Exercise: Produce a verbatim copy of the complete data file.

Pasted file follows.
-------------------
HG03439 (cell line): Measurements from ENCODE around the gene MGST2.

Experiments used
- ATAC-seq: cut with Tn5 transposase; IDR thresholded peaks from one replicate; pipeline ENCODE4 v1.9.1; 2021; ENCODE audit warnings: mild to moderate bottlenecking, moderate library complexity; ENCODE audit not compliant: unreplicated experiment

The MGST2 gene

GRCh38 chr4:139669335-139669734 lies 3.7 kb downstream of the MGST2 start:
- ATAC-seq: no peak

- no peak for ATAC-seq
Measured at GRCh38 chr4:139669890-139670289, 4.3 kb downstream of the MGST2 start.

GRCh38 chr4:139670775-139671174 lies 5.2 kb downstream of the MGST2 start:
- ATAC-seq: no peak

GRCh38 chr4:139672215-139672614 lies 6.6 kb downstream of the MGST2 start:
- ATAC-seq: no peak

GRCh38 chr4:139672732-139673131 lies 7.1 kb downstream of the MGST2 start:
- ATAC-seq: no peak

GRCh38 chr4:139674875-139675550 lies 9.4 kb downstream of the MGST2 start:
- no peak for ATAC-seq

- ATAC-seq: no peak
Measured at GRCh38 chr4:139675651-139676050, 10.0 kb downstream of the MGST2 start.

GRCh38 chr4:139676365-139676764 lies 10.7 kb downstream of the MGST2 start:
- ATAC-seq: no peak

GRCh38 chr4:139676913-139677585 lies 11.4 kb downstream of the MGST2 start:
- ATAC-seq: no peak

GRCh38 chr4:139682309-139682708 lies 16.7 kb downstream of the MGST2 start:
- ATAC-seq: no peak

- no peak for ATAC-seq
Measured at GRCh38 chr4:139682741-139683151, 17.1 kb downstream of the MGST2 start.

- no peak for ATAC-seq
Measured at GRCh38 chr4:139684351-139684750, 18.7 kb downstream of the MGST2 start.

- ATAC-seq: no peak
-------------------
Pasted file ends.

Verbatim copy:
HG03439 (cell line): Measurements from ENCODE around the gene MGST2.

Experiments used
- ATAC-seq: cut with Tn5 transposase; IDR thresholded peaks from one replicate; pipeline ENCODE4 v1.9.1; 2021; ENCODE audit warnings: mild to moderate bottlenecking, moderate library complexity; ENCODE audit not compliant: unreplicated experiment

The MGST2 gene

GRCh38 chr4:139669335-139669734 lies 3.7 kb downstream of the MGST2 start:
- ATAC-seq: no peak

- no peak for ATAC-seq
Measured at GRCh38 chr4:139669890-139670289, 4.3 kb downstream of the MGST2 start.

GRCh38 chr4:139670775-139671174 lies 5.2 kb downstream of the MGST2 start:
- ATAC-seq: no peak

GRCh38 chr4:139672215-139672614 lies 6.6 kb downstream of the MGST2 start:
- ATAC-seq: no peak

GRCh38 chr4:139672732-139673131 lies 7.1 kb downstream of the MGST2 start:
- ATAC-seq: no peak

GRCh38 chr4:139674875-139675550 lies 9.4 kb downstream of the MGST2 start:
- no peak for ATAC-seq

- ATAC-seq: no peak
Measured at GRCh38 chr4:139675651-139676050, 10.0 kb downstream of the MGST2 start.

GRCh38 chr4:139676365-139676764 lies 10.7 kb downstream of the MGST2 start:
- ATAC-seq: no peak

GRCh38 chr4:139676913-139677585 lies 11.4 kb downstream of the MGST2 start:
- ATAC-seq: no peak

GRCh38 chr4:139682309-139682708 lies 16.7 kb downstream of the MGST2 start:
- ATAC-seq: no peak

- no peak for ATAC-seq
Measured at GRCh38 chr4:139682741-139683151, 17.1 kb downstream of the MGST2 start.

- no peak for ATAC-seq
Measured at GRCh38 chr4:139684351-139684750, 18.7 kb downstream of the MGST2 start.

- ATAC-seq: no peak